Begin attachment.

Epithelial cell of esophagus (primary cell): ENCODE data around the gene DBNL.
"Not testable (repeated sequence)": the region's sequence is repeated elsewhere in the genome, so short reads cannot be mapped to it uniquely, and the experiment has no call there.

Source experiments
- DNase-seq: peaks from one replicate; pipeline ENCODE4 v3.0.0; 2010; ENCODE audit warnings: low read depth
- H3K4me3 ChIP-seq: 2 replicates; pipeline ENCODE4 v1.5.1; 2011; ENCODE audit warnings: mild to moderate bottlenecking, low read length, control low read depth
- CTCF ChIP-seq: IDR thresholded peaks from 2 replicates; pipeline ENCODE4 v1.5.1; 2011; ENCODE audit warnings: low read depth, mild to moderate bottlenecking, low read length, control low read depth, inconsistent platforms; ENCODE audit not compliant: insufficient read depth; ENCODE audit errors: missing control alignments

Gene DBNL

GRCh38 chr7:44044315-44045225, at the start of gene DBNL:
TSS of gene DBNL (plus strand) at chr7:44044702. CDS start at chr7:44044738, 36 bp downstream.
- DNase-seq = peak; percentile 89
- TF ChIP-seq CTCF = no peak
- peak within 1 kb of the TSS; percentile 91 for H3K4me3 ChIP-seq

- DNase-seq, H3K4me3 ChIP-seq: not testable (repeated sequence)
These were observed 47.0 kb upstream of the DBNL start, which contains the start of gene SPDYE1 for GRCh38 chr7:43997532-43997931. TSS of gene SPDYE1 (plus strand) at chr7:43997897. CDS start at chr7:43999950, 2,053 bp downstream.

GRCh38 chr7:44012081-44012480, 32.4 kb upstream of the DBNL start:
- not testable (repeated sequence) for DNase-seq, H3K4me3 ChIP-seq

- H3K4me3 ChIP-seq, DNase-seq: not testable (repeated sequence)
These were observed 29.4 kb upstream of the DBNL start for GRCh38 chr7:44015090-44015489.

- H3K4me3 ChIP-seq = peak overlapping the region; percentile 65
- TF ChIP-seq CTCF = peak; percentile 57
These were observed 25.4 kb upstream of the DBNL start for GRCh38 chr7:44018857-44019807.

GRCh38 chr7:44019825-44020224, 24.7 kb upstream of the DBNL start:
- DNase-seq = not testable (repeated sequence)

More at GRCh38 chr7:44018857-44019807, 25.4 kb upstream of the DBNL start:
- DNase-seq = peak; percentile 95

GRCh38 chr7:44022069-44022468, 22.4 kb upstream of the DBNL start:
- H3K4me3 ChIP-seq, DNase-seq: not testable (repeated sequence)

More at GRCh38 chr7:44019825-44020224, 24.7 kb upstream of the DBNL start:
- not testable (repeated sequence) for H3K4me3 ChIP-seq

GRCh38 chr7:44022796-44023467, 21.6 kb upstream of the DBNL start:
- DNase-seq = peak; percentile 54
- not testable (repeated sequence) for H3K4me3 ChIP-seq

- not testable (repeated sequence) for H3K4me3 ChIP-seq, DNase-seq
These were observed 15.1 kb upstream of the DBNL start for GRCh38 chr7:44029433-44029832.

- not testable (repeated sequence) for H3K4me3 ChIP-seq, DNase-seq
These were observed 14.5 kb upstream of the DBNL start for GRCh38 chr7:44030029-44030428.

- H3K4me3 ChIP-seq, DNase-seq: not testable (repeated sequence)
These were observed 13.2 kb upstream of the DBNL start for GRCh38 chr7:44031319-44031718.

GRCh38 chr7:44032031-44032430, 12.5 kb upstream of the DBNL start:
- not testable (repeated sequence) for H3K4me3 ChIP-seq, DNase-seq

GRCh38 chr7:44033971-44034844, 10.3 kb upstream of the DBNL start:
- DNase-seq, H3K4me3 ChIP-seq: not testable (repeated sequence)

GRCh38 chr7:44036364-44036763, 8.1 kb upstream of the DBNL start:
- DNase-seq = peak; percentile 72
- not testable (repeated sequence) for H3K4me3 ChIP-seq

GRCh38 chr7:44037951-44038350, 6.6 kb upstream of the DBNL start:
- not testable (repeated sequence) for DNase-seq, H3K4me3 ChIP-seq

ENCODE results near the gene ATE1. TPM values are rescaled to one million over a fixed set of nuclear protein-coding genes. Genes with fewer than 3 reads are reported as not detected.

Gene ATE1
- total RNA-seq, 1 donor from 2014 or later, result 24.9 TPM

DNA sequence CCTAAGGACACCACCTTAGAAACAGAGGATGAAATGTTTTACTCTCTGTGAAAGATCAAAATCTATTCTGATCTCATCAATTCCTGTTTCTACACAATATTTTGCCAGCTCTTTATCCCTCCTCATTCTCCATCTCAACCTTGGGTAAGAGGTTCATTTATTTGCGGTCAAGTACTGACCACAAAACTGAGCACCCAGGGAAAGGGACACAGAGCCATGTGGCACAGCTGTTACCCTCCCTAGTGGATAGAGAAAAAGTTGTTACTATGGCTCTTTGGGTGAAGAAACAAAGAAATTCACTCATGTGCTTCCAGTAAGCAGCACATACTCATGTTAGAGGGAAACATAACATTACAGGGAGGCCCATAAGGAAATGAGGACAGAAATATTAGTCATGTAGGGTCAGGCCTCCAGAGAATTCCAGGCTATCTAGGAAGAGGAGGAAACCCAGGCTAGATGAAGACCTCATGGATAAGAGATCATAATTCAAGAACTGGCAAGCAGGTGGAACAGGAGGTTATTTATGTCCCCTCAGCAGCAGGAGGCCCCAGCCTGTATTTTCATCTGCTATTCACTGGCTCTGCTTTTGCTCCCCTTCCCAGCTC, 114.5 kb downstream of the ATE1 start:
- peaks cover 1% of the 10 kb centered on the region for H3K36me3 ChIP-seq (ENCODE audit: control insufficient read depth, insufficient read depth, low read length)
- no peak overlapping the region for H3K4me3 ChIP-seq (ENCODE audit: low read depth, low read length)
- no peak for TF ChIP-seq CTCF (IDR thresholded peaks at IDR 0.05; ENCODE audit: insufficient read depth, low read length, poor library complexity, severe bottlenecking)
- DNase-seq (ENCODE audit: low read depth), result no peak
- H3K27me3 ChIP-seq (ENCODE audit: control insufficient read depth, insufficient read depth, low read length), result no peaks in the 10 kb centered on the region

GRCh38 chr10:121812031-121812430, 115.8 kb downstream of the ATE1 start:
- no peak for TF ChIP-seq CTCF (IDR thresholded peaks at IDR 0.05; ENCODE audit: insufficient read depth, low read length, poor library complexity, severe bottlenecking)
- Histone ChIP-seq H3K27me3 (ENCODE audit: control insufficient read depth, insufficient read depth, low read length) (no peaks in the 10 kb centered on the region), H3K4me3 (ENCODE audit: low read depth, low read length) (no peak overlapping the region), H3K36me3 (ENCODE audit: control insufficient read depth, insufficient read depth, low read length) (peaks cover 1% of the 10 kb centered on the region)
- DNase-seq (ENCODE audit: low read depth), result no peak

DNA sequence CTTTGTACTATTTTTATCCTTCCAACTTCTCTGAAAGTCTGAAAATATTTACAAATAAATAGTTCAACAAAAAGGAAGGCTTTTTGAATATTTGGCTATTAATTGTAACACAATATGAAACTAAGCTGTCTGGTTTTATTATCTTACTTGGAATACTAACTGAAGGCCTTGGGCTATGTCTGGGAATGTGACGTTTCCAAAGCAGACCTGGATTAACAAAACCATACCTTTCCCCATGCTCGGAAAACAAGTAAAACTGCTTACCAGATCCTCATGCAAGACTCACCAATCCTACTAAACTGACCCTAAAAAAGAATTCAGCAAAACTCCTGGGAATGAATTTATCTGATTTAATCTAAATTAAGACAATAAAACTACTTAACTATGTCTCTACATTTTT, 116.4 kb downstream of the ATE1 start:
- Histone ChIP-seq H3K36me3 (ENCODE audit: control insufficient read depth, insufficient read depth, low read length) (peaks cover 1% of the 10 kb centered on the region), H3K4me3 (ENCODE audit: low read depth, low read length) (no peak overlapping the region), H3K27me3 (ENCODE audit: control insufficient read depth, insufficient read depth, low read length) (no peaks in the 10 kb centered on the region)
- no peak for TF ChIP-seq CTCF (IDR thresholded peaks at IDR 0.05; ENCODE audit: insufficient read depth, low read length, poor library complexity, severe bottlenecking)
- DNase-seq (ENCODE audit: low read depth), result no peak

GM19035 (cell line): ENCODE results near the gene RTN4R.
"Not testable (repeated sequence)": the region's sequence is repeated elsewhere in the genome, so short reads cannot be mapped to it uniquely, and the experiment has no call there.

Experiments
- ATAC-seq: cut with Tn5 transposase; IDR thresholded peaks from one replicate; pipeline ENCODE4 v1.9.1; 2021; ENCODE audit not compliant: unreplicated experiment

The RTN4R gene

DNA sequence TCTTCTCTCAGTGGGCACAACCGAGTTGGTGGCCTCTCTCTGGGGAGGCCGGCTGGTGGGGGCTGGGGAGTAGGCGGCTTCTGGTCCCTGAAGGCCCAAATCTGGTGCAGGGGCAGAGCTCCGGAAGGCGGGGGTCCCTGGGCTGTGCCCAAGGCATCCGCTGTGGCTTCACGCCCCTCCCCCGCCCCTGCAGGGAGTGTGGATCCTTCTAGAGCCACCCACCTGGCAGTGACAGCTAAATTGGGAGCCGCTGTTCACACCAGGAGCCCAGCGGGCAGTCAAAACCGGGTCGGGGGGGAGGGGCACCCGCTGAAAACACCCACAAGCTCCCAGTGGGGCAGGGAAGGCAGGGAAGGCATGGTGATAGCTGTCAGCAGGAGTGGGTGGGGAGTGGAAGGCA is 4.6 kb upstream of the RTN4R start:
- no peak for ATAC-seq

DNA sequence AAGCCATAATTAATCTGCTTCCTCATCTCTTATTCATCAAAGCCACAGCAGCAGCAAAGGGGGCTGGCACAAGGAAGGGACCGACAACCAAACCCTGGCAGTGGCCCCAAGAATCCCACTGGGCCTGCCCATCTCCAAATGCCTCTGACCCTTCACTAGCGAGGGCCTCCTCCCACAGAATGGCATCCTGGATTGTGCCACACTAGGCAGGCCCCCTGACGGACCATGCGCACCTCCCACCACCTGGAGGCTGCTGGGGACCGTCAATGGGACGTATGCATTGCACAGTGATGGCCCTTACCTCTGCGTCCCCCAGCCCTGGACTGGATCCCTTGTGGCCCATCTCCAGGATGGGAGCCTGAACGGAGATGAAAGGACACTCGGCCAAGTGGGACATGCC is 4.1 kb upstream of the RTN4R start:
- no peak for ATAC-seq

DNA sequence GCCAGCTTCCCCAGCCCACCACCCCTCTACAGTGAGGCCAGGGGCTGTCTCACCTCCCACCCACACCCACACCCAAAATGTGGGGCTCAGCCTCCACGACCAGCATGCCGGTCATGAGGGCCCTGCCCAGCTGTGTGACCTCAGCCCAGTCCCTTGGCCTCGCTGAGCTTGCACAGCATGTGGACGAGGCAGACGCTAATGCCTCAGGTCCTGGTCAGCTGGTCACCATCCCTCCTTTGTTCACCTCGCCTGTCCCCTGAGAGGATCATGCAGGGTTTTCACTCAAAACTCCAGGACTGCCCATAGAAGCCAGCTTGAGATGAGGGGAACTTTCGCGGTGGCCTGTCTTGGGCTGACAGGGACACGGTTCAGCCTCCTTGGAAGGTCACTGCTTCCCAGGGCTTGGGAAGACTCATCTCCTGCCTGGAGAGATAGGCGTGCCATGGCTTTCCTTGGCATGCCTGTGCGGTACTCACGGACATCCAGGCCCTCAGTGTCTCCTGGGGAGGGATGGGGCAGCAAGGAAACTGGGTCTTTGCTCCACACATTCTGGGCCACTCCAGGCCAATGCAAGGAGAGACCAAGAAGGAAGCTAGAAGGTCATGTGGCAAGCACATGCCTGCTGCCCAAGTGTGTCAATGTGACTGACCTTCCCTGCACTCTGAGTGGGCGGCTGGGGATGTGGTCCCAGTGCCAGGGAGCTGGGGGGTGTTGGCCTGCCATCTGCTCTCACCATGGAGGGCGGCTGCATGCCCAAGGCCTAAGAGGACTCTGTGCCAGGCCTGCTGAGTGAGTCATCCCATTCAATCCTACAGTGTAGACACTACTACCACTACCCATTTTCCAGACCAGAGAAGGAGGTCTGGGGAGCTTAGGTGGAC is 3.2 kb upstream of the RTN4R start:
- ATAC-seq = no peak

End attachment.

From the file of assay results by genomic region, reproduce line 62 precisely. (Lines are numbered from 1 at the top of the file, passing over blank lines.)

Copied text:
- Histone ChIP-seq H3K36me3 (ENCODE audit: control insufficient read depth, insufficient read depth, low read length) (peaks cover 1% of the 10 kb centered on the region), H3K4me3 (ENCODE audit: low read depth, low read length) (no peak overlapping the region), H3K27me3 (ENCODE audit: control insufficient read depth, insufficient read depth, low read length) (no peaks in the 10 kb centered on the region)